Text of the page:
Priming the pump

You ain’t a writer if you don’t write

Much to my embarrassment, the last time I wrote a real blog post for this blog–not a shameless advertisement for one of my books–was January 23 of this year. (My other blog is not much better. Last post: August 16, 2019. And that one was preceded by an eight-month hiatus.)

Mea culpa.

Once I completed The Endless Cycle (a four-book series for middle-grade readers (all installments now available on Amazon in paperback and Kindle versions (I couldn’t resist (sorry)))) I decided to take some time off to regroup, relax, recover, rethink… and do some jigsaw puzzles.

Time’s up. I have to put something out here to prime the pump for my next large-scale project, one as yet to be decided. So here goes: A brain dump of random strange thoughts that have been piling up.

Lessons I’ve learned from my grandchildren, Part I: Any truly good book has stickers at the end.

I don’t think, therefore… am I?

I love Maine. It’s a beautiful state. My favorite spots are Bar Harbor and Acadia National Park, or as we say in Boston: Bah Hahbah and Arcadier National Pahk. (Contrary to popular opinion, we don’t discard our “r”s, we recycle them.) I have one problem with the state, however. They need to put a moratorium on the use of the pathetic pun “Mainely” in their advertising and business names. Driving around the state, you’ll encounter “Mainely Lobster”, “Mainely Antiques”, “Mainely Burgers”, “Mainely Brews”, and Mainey more. Enough already.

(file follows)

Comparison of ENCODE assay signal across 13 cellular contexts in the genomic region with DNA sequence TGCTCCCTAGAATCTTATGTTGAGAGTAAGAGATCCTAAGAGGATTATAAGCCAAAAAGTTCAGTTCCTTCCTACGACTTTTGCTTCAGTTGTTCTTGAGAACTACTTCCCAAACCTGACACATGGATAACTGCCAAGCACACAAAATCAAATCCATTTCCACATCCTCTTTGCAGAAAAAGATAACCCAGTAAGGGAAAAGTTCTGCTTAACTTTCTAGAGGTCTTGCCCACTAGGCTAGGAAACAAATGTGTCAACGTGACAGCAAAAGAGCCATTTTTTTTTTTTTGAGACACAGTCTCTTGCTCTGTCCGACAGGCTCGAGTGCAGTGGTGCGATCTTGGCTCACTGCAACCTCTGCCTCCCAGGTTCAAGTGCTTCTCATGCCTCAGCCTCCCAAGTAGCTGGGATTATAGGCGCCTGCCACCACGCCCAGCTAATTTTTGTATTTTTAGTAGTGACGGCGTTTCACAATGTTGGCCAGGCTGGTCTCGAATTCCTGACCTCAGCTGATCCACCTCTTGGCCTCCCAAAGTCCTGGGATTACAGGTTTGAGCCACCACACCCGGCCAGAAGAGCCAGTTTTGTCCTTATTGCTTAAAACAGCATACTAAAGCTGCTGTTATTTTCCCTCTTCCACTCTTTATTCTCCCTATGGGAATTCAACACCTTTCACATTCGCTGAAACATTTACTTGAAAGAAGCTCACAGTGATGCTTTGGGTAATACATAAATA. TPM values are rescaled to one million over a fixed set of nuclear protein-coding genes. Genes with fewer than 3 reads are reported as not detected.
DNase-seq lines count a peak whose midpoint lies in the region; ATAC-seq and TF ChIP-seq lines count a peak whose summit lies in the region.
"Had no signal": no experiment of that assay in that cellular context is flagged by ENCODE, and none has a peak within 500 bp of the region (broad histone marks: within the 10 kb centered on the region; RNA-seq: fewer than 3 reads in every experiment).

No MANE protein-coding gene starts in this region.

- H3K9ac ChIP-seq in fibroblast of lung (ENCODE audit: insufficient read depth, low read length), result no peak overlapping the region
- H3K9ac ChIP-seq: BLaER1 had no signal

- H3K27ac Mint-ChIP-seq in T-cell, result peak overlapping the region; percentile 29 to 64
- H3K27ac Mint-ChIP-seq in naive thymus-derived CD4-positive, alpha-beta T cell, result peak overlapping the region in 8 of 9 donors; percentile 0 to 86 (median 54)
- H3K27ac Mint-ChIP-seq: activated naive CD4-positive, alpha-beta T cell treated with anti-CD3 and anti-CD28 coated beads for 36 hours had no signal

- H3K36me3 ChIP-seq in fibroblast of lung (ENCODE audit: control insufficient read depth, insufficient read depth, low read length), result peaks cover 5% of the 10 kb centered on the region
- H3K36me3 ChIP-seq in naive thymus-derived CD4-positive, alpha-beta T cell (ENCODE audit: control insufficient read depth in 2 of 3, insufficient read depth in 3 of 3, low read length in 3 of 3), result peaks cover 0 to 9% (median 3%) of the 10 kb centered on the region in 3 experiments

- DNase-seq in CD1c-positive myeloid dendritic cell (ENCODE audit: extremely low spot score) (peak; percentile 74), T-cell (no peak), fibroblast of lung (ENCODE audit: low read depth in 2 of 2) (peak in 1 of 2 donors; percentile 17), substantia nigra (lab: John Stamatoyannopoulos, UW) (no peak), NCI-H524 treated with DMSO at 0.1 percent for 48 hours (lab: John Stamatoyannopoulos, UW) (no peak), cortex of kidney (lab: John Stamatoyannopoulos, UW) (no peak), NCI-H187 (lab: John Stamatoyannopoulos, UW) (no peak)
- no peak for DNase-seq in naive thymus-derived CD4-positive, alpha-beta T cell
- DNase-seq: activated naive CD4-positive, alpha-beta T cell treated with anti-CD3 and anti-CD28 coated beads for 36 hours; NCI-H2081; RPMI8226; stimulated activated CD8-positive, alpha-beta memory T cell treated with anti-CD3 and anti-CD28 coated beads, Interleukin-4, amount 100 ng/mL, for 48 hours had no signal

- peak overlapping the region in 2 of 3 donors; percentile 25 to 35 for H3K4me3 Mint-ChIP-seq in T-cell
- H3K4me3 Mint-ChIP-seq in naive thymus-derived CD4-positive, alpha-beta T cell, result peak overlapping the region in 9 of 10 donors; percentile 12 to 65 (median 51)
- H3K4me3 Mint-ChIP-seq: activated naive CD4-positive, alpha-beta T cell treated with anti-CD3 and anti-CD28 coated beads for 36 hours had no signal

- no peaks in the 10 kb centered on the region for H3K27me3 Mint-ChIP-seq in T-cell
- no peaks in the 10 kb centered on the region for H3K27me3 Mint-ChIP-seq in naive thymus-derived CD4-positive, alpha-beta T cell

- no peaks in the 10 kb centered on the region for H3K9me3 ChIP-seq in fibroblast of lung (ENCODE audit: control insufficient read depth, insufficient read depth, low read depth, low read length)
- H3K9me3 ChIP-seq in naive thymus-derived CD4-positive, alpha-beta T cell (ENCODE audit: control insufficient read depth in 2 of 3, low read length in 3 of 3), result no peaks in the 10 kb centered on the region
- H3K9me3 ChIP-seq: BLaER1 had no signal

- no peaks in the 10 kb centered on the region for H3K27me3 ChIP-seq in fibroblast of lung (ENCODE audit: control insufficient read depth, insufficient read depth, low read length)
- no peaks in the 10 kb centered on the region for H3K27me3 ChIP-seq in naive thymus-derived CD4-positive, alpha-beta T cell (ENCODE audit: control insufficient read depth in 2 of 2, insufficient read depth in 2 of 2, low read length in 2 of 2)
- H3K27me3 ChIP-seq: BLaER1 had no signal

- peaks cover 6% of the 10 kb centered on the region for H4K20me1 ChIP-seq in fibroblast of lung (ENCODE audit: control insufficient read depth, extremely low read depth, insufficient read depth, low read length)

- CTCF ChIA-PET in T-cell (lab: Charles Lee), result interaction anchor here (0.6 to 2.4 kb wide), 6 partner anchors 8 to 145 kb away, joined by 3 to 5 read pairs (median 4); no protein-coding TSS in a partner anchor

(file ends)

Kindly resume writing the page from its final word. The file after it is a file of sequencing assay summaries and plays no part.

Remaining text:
Speaking of Maine, on my last trip there, I saw this bumper sticker:

I thought it was a souvenir, but then I noticed it was on Donald Trump’s car. Makes perfect sense.

It’s a shame that the common expression is, “sweat like a pig.” Two fun alliterative alternatives exist: “sweat like a swine” and “perspire like a pig.” Just sayin’.

Here’s some word weirdness that makes me say hmmm…

  • Overlook and oversee are opposites. As are “look over” and overlook. Yet an overlook (noun) is something you should look over rather than overlook.
  • Loosen and unloosen mean the same thing.
  • Flammable and inflammable mean the same thing.
  • Valuable and invaluable aren’t quite synonyms but they aren’t the opposites one would expect, given the spelling. Invaluable, in fact, means more valuable. Go figure.
  • A one-way mirror is the same thing as a two-way mirror. Good thing streets aren’t like that.